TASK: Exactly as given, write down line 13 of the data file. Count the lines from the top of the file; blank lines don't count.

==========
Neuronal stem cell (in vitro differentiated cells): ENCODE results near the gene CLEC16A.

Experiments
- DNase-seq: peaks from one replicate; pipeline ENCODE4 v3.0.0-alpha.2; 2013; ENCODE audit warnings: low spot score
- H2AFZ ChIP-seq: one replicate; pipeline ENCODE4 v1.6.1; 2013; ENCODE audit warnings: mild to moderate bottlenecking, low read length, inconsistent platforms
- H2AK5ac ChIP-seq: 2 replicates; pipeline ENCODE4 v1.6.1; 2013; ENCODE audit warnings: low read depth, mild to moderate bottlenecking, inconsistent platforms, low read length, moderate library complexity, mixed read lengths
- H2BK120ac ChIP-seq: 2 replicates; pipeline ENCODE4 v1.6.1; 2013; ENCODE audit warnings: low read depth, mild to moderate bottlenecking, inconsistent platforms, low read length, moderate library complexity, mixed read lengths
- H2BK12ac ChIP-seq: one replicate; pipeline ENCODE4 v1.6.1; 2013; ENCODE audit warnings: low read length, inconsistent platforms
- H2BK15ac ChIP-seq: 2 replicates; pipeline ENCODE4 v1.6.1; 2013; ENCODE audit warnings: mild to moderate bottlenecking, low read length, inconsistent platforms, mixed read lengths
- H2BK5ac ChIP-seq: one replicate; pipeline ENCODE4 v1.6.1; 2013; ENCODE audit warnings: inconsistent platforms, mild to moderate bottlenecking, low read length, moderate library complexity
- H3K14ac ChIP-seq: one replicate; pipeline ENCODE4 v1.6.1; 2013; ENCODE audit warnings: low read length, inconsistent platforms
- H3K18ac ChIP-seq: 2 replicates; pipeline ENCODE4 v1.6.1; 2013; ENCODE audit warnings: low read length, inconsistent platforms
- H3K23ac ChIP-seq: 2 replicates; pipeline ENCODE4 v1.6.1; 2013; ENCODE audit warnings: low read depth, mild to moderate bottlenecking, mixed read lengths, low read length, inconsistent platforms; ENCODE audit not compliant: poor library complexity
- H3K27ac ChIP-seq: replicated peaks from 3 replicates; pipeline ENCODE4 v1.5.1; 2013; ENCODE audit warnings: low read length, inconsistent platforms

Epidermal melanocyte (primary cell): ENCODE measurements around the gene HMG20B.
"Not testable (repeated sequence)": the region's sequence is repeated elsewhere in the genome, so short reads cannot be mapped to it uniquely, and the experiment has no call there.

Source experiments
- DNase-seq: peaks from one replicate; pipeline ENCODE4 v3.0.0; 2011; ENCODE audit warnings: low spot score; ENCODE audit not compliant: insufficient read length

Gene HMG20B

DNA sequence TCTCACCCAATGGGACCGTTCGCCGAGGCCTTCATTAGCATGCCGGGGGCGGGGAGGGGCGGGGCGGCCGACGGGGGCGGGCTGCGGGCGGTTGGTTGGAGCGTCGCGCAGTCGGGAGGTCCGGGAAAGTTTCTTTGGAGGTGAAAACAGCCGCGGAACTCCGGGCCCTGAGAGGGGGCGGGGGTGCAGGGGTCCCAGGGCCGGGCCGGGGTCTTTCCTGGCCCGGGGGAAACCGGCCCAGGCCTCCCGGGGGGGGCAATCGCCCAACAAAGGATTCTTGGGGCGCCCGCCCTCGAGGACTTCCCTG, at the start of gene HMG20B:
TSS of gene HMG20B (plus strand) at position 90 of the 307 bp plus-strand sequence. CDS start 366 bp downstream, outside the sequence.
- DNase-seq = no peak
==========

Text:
- H3K27ac ChIP-seq: replicated peaks from 3 replicates; pipeline ENCODE4 v1.5.1; 2013; ENCODE audit warnings: low read length, inconsistent platforms